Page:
Carnival and Politics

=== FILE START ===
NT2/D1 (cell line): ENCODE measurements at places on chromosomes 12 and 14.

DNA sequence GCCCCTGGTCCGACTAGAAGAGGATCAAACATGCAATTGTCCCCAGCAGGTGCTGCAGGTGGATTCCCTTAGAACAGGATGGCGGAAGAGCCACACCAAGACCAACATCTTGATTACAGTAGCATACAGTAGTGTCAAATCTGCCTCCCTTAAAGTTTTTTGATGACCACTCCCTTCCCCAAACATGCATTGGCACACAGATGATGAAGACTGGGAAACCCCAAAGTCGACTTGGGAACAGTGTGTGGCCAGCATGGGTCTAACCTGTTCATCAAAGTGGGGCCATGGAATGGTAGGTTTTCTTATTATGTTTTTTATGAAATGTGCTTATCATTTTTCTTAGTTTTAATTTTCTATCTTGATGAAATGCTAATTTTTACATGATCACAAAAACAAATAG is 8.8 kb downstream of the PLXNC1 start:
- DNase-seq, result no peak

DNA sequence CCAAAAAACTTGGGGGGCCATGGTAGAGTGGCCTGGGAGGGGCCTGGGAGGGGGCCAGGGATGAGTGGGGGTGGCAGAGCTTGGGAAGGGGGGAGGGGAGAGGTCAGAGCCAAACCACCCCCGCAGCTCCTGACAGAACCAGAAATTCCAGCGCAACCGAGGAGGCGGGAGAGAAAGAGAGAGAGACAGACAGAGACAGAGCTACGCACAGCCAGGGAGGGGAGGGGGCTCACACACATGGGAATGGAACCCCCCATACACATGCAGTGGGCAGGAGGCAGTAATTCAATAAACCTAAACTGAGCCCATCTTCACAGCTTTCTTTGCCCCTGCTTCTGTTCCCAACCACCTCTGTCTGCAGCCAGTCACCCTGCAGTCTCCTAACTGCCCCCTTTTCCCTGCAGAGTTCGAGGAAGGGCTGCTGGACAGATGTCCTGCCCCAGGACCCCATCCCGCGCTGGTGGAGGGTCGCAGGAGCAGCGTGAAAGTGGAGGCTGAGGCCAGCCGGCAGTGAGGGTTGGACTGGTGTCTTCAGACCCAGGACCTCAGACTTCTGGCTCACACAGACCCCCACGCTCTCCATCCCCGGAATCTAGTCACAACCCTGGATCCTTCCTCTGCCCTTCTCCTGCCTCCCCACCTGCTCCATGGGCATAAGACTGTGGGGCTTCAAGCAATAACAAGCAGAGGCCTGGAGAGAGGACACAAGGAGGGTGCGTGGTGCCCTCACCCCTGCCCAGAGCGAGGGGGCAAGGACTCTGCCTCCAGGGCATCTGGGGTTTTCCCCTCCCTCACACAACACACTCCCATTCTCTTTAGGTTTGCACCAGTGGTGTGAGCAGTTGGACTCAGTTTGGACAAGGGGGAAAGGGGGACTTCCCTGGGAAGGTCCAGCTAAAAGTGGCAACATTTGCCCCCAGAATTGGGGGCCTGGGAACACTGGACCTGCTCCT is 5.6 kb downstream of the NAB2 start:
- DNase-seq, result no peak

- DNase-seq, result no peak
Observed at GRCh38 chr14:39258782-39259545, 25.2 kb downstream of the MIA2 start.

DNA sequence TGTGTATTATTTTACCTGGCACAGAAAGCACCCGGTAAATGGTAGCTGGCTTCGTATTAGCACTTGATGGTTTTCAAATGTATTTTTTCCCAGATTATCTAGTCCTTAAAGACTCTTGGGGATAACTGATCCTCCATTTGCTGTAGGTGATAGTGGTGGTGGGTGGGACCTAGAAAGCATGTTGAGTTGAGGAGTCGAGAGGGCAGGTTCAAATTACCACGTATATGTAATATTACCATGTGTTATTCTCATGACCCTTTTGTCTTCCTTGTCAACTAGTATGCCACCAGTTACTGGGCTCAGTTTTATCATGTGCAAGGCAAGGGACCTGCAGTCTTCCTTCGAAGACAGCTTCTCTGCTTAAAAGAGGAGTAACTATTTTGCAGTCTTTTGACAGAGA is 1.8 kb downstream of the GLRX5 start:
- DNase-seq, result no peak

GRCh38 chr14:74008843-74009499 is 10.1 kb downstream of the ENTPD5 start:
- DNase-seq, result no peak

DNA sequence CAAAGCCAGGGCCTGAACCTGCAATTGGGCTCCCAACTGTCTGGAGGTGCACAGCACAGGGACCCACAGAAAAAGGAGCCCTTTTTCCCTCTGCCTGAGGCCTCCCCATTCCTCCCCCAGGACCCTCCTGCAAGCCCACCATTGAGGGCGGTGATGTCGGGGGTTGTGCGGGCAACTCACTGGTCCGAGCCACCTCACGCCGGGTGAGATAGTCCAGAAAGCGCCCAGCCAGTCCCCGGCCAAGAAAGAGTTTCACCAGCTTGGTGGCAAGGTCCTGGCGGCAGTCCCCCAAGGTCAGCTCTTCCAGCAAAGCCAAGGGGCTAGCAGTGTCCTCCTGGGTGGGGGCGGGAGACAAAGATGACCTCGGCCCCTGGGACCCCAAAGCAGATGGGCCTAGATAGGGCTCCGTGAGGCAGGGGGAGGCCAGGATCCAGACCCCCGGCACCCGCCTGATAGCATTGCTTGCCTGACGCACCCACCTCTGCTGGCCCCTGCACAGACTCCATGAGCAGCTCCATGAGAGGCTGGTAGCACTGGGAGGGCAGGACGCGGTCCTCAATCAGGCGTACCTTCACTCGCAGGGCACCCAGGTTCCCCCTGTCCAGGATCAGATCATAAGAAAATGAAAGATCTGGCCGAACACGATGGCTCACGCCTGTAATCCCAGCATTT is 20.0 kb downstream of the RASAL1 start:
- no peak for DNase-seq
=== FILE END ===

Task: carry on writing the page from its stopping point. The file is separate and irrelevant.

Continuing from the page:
The purpose of this article is to widen the ways in which Carnival’s political dimensions have ordinarily been discussed. What happens politically at Carnival should be placed in the social and cultural contexts in which a performance occurs, rather than being discussed only in terms of the performance’s publicized representations. This contextual mix should in turn be understood first as composed of competing and cooperating communities, but then also as having far-reaching and lengthily enduring structural roots. The author illustrates these propositions chiefly by means of an overview of Rome’s long Carnival history. There is space only to consider in detail two key sets of Roman Carnival sources, a verbal document written in the 1140s and two engravings made in the 1550s. The analysis of their social and cultural contexts leads to two other documentary groups, one stemming from fifteenth- and sixteenth-century Nuremberg and the other from the 1570s and 1580 in Romans, France. The long-term, structural thread knitting these disparate Carnival times and places together is the figure of the bear and his humanoid cousin the wildman.